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Although there is no unanimity, growing evidence supports the value of regular physical exercise to prevent Alzheimer’s disease as well as cognitive decline in affected patients. Together with an introductory summary on epidemiological evidence, the aim of this review is to summarize the current knowledge on the potential biological mechanisms underlying exercise benefits in this condition. Regular physical exercise has proven to be beneficial for traditional cardiovascular risk factors (e.g., reduced vascular flow, diabetes) involved in the pathogenesis of Alzheimer’s disease. Exercise also promotes neurogenesis via increases in exercise-induced metabolic factors (e.g., ketone bodies, lactate) and muscle-derived myokines (cathepsin-B, irisin), which in turn stimulate the production of neurotrophins such as brain-derived neurotrophic factor. Finally, regular exercise exerts anti-inflammatory effects and improves the brain redox status, thereby ameliorating the pathophysiological hallmarks of Alzheimer’s disease (e.g., amyloid-β deposition). In summary, physical exercise might provide numerous benefits through different pathways that might, in turn, help prevent risk and progression of Alzheimer’s disease. More evidence is needed, however, based on human studies.
Objectives Maintaining cognitive function is an important component of healthy aging. There is increasing recognition that extraneous factors expedite the typical cognitive aging process. Risk factors for cognitive decline cluster around inequalities and disproportionally affect minority and vulnerable groups. Taking a minority stress approach, we examined the relationship between proxy measures of minority stress and cognitive health in a large sample of Canadians aged 45-85 years. Methods Data were drawn from the baseline of the Canadian Longitudinal Study on Aging (CLSA), a prospective cohort study. Memory (n = 36,849) and executive function (n = 36,266) were assessed using standardized assessment tools. We ran multiple linear regression models with memory and executive function as the outcomes. Explanatory variables included known correlates of cognitive health (i.e., demographic, health, and cognitive reserve) and proxy measures of minority stress (i.e., sexual orientation, race, and perceived social standing). Results Results were consistent with existing evidence showing that demographic and health variables were associated with cognitive performance. Modifiable health variables, walking and fruit/ vegetable consumption were associated with better cognitive performance, as were cognitive reserve and social support measures. Within the models, racial minority status was consistently associated with lower cognitive performance. As one’s perceived social standing within their own community increased, so too did cognitive function. Discussion These findings identify factors that may put people at risk for cognitive decline. There is a need to support the cognitive health of racialized Canadians and members of other disadvantaged groups, while promoting health equity.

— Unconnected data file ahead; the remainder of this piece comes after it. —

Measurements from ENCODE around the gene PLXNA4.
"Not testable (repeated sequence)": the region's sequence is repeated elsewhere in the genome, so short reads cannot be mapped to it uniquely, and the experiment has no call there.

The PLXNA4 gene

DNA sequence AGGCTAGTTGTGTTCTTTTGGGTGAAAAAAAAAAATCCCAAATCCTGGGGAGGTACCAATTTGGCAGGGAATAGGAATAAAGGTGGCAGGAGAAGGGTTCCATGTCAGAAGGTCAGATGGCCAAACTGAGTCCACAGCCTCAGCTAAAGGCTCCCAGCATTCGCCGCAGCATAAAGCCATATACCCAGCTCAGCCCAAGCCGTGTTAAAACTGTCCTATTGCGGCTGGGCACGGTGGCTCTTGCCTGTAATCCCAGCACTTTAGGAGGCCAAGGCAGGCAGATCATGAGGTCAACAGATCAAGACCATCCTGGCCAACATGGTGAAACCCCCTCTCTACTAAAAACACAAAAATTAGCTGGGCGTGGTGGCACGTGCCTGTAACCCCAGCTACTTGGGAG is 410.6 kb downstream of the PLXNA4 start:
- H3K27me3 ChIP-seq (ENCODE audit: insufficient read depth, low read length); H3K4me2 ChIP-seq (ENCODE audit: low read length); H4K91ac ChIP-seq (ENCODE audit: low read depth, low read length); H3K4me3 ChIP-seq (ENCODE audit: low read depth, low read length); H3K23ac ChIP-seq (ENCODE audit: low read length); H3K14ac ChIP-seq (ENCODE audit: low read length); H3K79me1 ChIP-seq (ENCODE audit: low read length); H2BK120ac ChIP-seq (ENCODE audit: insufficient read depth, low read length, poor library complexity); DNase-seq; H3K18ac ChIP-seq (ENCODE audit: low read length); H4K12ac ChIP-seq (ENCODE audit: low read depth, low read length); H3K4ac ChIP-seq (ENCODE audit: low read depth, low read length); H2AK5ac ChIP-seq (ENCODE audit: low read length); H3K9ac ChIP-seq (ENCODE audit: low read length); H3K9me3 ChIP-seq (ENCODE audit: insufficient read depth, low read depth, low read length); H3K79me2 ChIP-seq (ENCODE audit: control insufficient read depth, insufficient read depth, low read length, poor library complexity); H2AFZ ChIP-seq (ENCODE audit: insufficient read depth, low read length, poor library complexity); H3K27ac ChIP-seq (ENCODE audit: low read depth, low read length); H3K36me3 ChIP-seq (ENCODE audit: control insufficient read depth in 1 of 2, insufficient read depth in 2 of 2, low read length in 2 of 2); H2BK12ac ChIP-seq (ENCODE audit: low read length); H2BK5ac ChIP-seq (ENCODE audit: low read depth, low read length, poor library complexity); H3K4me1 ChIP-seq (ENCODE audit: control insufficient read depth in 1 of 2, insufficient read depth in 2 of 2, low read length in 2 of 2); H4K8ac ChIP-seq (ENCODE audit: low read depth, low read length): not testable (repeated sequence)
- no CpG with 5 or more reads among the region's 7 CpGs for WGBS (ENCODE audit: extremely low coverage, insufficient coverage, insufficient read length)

Introduction: There is a positive association between exercise and improved mental health in the general population. Although there is a greater burden of psychological distress among lesbian, gay, and bisexual (LGB) people, little is known about the association between exercise and mental health in this population. The authors explored the association between exercise and poor mental health reported by LGB adults in the United States. Methods: Our analyses used data from the 2017 Behavioral Risk Factor Surveillance System survey. Multiple regression analyses were used to determine the association between exercising and mental health days adjusting for sociodemographic characteristics. Results: Data were available for 6371 LGB participants. LGB adults who participated in any exercise reported almost 1.0 day less of poor mental health in the past 30 days compared with LGB adults who did not exercise (P ≤ .01). LGB adults who met one or both of the physical activity guidelines had between 1.2 and 1.7 days less of poor mental health compared with those who did not meet the guidelines (P ≤ .01). Conclusion: Fewer days of poor mental health were reported by LGB adults who exercised. Determining whether physical activity interventions, including aerobic and strengthening exercises, could improve mental health outcomes in LGB adults should be studied.